My husband is a bit of snacker. He likes to nibble on crackers and cheese or dips or other snacky things between meals.
I, on the other hand, eat when it’s meal time, and if I eat in between it’s usually a piece of cake or cookies or a square of chocolate, and more often than not those “snacks” actually occur at the tail end of a meal, rather than in between.
So, as I don’t think about snacking, I’ve been rather neglectful of my husbands love of snacks to nibble on in between meals. But watching an episode of Parts Uknown on Spain, and salivating over the tapas, I decided I should delve headlong into this world and see what it is all about, and make my husband happy in the process.
Over the weekend our meals became tartines, crudites, crackers, dip, cheese, rye bread with homemade butter and chopped up pieces of fruit. It’s the best type of meal because you get to pick and choose each bite. Sometimes it is a crunchy sweet carrot stick, other times it is the combination of crumbly cracker and smooth dip. Or a piece of garlicky toast with olive oil, tomato, sea salt and torn basil.
These Dukkah Chickpea Crackers have been several times over the last few days, and appeared in each of our snacky meals, along with a moonlit and mosquito filled picnic that I surprised my husband with late last week. Each time they have made an appearance they have disappeared quickly. They meet the snacky needs of my husband, but more than that they are super easy to throw together, and the sprinkle of dukkah on top transforms them into a snack all of their own, even without a dip to accompany them. You can skip the dukkah topping of course, but I really do think it adds a whole other dimension to the crackers. Don’t have dukkah? Try a sprinkling of black and white sesame seeds, toasted cumin seeds or nigella seeds.
So tell me, are you the type of person that snacks in between meals or are you more of an eat at meal times person like me?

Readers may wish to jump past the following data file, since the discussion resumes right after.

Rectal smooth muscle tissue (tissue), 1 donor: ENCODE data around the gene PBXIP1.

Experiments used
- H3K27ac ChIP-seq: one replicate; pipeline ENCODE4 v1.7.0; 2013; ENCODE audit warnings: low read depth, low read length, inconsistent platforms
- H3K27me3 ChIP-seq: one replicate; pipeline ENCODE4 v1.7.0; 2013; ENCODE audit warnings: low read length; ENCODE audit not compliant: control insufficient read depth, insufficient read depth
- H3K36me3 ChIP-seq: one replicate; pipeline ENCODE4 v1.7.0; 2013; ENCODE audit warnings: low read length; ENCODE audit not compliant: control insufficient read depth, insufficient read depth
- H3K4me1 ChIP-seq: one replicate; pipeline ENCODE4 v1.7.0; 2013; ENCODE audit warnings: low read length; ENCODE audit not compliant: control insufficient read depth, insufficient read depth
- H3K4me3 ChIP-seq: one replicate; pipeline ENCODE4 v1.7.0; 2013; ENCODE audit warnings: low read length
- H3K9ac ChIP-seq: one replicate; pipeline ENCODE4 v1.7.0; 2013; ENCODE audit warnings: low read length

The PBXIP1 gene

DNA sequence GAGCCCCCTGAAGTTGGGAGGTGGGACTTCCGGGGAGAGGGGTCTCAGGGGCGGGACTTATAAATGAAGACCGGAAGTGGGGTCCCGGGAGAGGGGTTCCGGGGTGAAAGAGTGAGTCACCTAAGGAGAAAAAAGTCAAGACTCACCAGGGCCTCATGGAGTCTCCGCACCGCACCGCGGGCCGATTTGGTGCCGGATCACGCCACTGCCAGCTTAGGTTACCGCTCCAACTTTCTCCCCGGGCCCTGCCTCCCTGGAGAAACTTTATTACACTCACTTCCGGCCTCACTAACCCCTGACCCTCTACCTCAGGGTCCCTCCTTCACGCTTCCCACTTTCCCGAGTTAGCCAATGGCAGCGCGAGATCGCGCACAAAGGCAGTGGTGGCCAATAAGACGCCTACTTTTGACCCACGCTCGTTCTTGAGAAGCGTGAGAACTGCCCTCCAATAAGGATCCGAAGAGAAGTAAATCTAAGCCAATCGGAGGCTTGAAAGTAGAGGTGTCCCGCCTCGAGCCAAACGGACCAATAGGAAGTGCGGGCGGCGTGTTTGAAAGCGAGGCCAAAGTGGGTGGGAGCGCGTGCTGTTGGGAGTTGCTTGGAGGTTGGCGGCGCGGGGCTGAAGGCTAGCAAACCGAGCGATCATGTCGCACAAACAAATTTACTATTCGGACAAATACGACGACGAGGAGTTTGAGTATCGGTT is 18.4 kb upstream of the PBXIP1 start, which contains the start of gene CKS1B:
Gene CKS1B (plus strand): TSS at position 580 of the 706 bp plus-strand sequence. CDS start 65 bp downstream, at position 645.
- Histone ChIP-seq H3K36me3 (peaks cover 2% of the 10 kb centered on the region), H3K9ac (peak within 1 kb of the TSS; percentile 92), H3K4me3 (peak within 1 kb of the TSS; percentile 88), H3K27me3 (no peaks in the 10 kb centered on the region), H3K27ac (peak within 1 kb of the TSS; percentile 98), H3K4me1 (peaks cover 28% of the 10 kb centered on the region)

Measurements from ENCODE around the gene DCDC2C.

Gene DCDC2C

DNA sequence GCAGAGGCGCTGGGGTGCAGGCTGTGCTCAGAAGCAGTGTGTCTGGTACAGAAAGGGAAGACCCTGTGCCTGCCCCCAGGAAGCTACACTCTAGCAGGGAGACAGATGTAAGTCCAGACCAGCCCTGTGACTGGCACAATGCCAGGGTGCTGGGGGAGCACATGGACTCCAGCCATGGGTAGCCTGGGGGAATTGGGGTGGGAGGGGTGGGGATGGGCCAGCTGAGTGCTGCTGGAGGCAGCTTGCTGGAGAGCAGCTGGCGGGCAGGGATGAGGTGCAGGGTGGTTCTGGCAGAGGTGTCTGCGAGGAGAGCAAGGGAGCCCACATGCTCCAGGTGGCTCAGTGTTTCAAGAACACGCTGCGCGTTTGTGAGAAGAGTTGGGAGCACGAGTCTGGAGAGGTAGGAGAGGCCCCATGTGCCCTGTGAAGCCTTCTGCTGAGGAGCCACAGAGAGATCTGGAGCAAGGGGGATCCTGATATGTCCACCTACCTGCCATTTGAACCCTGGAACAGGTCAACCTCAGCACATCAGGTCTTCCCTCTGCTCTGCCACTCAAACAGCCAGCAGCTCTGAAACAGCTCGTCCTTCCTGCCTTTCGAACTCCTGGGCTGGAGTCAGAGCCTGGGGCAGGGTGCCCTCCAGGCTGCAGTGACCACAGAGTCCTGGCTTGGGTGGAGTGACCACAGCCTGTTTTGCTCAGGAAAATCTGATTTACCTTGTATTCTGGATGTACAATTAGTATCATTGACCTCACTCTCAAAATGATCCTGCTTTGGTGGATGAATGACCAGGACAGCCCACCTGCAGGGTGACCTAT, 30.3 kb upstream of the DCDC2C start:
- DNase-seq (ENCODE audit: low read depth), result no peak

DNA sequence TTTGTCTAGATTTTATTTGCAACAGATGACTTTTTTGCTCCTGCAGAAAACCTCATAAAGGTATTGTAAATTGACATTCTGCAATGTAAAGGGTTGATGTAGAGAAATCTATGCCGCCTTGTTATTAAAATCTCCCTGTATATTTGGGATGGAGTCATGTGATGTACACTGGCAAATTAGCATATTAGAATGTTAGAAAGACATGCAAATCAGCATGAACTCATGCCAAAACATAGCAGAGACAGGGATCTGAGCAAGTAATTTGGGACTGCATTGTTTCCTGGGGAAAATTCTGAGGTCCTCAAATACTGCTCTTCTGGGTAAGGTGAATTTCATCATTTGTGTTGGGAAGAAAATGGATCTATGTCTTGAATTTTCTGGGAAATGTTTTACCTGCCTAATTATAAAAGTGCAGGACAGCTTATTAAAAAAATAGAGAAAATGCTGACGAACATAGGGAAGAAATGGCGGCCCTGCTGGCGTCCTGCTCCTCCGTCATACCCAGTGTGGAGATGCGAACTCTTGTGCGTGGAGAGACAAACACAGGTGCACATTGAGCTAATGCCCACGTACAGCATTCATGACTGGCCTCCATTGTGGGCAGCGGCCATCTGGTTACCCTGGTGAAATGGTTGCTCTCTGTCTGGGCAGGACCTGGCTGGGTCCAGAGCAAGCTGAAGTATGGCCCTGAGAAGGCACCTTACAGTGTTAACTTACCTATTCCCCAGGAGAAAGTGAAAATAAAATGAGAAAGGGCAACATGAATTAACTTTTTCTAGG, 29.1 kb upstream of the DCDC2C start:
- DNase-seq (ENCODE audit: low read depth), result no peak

- 1 cup chickpea flour (also called Garbanzo Bean Flour or besan flour)
- 2 tbs olive oil
- 3-4 tbs water
- ½ tsp baking powder
- ½ tsp salt
- ¼ cup dukkah
- Preheat the oven to 180 celsius (350 Fahrenheit) and line a large baking tray with baking paper. Place flour, salt, baking powder and the oil in a food processor and process until the mixture resembles wet sand. Add the water 3 tbs at first and the 4th if necessary, and process until the mixture forms a ball. Remove the dough from the food processor and place on a piece of baking paper and gently knead until smooth.
- Flatten the dough and place another piece of baking paper on top and roll out the dough using a rolling pin to a thickness of 5mm (1/5 of an inch). Use a cookie 5cm (2 inch) diameter cookie cutter to cut out the cookies and place on a baking tray lined with baking paper. Sprinkle each cracker with dukkah and use your fingers to spread it out over the cracker. Run the rolling pin gently over the top of the crackers so that the dukkah gets slightly embedded in the dough. Bake for 12 to 15 minutes, or until golden around the edges. Place on a cooling rack to cool completely before placing in an air tight container, if not serving immediately.
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